Last month’s article about Block gingerbread (gingerbread using wooden moulds) mentioned that it was once on sale all over Britain. It is interesting to note that it was also exported in ‘large quantities of the best sort’ to India (The Complete Biscuit and Gingerbread Baker’s Assistant by George Read, 1854), so ginger was shipped from India, then back again as gingerbread – not so much a case of food air miles as food sail miles!
George Read also explained how gingerbread ‘fairings’ (treats purchased at fairs), were still very popular with children, who would ‘spend their last penny on a gingerbread horse, cock in breeches, or an old man and woman’. Fifty years earlier, when living just outside Horsham, a young Percy Bysshe Shelley had requested a similar treat from an aunt who lives in the town as he wanted to take the gingerbread on a picnic.
The gingerbread figure shown above is an example of a German gingerbread fairing and is very similar to the ones that were produced in the UK.
Block gingerbread was made with dark treacle and printed with a variety of different designs.
Our own gingerbread captures these rich, long lost flavours by using butter, dark treacle and raw cane sugar.
Amberley is one of the most picturesque villages in West Sussex, situated on the Wey-South path and less than half a mile from the South Downs Way.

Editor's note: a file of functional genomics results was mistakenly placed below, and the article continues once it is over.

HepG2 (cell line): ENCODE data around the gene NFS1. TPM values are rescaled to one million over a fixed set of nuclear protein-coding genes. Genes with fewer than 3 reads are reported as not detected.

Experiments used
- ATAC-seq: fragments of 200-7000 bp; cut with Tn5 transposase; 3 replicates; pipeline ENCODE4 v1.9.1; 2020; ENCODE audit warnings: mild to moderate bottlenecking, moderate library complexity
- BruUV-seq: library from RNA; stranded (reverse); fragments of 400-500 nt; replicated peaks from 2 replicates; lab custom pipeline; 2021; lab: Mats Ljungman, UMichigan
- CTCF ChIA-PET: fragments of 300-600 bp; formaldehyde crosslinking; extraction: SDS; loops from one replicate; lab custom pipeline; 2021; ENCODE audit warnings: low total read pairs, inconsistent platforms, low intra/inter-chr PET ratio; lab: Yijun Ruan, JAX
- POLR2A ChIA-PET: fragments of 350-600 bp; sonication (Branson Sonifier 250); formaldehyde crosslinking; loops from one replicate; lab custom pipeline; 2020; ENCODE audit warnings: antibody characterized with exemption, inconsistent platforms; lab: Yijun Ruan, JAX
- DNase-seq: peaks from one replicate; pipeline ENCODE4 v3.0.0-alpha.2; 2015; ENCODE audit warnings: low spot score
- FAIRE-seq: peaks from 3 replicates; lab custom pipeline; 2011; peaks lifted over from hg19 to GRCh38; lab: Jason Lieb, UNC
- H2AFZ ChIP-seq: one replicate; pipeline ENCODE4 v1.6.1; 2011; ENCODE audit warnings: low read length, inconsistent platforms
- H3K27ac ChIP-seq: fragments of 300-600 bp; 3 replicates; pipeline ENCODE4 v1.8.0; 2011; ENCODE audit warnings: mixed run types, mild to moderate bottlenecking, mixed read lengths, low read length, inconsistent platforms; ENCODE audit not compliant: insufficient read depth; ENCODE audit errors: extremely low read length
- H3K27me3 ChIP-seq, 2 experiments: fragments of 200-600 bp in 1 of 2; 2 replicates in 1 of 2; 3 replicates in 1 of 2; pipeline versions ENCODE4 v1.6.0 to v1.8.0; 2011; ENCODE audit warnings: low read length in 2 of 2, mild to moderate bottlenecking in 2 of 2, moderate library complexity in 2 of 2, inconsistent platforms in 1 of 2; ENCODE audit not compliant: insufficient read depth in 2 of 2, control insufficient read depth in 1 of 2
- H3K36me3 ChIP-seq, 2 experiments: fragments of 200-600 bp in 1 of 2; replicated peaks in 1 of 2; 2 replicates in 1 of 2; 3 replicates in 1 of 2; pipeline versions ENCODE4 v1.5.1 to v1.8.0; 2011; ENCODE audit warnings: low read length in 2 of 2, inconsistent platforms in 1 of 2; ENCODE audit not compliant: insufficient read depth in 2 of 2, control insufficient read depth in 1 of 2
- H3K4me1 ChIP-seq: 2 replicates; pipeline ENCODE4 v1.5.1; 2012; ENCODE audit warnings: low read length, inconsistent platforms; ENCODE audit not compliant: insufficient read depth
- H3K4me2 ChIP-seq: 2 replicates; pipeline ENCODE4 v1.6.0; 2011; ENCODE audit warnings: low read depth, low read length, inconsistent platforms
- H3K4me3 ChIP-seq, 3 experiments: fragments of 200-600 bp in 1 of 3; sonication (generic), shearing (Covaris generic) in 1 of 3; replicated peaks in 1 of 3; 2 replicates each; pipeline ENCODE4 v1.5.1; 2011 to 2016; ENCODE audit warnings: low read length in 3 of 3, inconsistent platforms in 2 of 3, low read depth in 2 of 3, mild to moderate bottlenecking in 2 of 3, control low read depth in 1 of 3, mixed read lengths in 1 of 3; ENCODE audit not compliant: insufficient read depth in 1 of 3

It is a lovely place to visit for the day – there is a pub, a tearoom and Amberley Village Stores and Post Office, which is in the heart of Amberley, serving the local community and the many walkers, cyclists and visitors to this beautiful area.
The village is a delight to walk around – it has an ancient church and so many gorgeous old cottages, houses and old-fashioned gardens. There is also a castle which is a hotel.
The twelfth-century church has medieval wall paintings and overlooks the wetland nature reserve.
If you visit Amberley do pop into the very friendly, award winning village stores – they stock lots of delicious local products. It really is the very heart of the village!
They also have an award-winning delivery service available to the local area.
There are so many unusual recipes and ingredients in Lesley’s collection of old cookery books and manuscripts…
Have you ever heard of a drink called Salop, Salep or Saloop?
It was a hot drink that was popular in England in the 17th& 18th centuries, and the first half of the 19th century.
Initially, it was made from salep — a flour made from orchid roots which thickened the drink. Later, the roots and leaves of the North American sassafras tree were the key ingredients. This plant thickened the drink, and also had a stimulating quality.
This refreshing beverage was sold in place of tea and coffee, which were much more expensive, and was served in a similar way with milk and sugar. Its popularity declined when it was reputed as a good remedy for venereal disease and so drinking it in public became shameful.
‘To make Salop; Put a Teaspoonful of Salop to a Pint of Water, with 3 or 4 Blades of Mace, & some Lemmon Peel cut very thin. Boyl it, & Mill it as you do Chocolate, Sweeten it to your taste; add some grated Nutmeg, & juice of Lemon to make it Palatable.’
Lesley’s recipe for Saloop – to recreate the flavour & texture with easily available ingredients
In saucepan: blend together 2 tablespoons rice flour + milk (1 pint) Bring to a simmer, mixing all the time. When thick add 4 tsp + sugar + ¼ tsp rosewater. Cinnamon/ nutmeg over the top.